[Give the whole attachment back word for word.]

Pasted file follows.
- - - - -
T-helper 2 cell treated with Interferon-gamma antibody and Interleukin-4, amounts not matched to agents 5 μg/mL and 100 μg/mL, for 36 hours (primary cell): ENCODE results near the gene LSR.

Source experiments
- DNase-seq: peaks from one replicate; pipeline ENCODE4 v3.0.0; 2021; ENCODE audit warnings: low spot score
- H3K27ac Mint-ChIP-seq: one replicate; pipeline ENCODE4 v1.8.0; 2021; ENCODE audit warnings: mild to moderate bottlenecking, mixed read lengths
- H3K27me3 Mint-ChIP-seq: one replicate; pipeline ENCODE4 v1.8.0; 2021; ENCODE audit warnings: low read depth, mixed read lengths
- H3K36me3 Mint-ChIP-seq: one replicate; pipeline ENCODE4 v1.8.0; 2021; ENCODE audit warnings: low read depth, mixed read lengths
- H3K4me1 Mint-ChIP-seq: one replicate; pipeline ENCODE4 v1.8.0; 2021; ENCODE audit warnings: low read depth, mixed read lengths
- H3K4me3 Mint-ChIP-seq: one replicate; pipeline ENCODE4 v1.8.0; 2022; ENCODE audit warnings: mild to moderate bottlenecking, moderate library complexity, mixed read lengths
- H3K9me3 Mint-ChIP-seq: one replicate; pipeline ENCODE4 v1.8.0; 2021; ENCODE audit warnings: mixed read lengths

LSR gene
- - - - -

T-helper 2 cell treated with Interferon-gamma antibody and Interleukin-4, amounts not matched to agents 5 μg/mL and 100 μg/mL, for 36 hours (primary cell): ENCODE results near the gene LSR.

Source experiments
- DNase-seq: peaks from one replicate; pipeline ENCODE4 v3.0.0; 2021; ENCODE audit warnings: low spot score
- H3K27ac Mint-ChIP-seq: one replicate; pipeline ENCODE4 v1.8.0; 2021; ENCODE audit warnings: mild to moderate bottlenecking, mixed read lengths
- H3K27me3 Mint-ChIP-seq: one replicate; pipeline ENCODE4 v1.8.0; 2021; ENCODE audit warnings: low read depth, mixed read lengths
- H3K36me3 Mint-ChIP-seq: one replicate; pipeline ENCODE4 v1.8.0; 2021; ENCODE audit warnings: low read depth, mixed read lengths
- H3K4me1 Mint-ChIP-seq: one replicate; pipeline ENCODE4 v1.8.0; 2021; ENCODE audit warnings: low read depth, mixed read lengths
- H3K4me3 Mint-ChIP-seq: one replicate; pipeline ENCODE4 v1.8.0; 2022; ENCODE audit warnings: mild to moderate bottlenecking, moderate library complexity, mixed read lengths
- H3K9me3 Mint-ChIP-seq: one replicate; pipeline ENCODE4 v1.8.0; 2021; ENCODE audit warnings: mixed read lengths

LSR gene